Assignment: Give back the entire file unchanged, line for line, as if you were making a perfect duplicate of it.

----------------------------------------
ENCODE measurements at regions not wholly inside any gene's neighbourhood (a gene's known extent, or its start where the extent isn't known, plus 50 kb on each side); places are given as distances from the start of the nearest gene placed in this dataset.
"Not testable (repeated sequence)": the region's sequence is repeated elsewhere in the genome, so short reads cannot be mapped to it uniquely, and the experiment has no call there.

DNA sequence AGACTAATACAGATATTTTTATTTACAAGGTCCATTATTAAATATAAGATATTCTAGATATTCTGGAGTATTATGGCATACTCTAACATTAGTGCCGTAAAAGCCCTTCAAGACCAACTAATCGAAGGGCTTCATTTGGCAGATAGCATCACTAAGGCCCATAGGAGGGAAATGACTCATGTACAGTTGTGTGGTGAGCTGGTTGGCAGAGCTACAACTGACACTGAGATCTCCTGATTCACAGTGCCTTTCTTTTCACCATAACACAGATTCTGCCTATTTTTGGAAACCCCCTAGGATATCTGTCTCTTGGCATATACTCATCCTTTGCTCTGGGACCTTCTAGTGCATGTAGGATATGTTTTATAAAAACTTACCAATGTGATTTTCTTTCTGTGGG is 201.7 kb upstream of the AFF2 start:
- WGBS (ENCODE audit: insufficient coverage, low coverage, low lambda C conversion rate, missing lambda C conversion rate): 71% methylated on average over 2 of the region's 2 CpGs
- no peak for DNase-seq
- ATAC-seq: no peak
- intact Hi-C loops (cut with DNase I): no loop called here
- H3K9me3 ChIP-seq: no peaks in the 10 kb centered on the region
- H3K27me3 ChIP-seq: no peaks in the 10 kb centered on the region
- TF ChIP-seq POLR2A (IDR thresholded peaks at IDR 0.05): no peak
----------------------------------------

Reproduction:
ENCODE measurements at regions not wholly inside any gene's neighbourhood (a gene's known extent, or its start where the extent isn't known, plus 50 kb on each side); places are given as distances from the start of the nearest gene placed in this dataset.
"Not testable (repeated sequence)": the region's sequence is repeated elsewhere in the genome, so short reads cannot be mapped to it uniquely, and the experiment has no call there.

DNA sequence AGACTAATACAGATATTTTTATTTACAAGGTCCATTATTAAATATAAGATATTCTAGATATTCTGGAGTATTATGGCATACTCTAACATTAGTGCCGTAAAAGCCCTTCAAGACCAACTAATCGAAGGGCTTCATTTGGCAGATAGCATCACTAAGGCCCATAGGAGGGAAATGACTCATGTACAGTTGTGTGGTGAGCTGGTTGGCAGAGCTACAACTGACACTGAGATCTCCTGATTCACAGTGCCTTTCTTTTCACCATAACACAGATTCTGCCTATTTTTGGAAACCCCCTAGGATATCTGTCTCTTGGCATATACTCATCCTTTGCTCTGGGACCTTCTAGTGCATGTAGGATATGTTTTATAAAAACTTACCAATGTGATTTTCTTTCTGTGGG is 201.7 kb upstream of the AFF2 start:
- WGBS (ENCODE audit: insufficient coverage, low coverage, low lambda C conversion rate, missing lambda C conversion rate): 71% methylated on average over 2 of the region's 2 CpGs
- no peak for DNase-seq
- ATAC-seq: no peak
- intact Hi-C loops (cut with DNase I): no loop called here
- H3K9me3 ChIP-seq: no peaks in the 10 kb centered on the region
- H3K27me3 ChIP-seq: no peaks in the 10 kb centered on the region
- TF ChIP-seq POLR2A (IDR thresholded peaks at IDR 0.05): no peak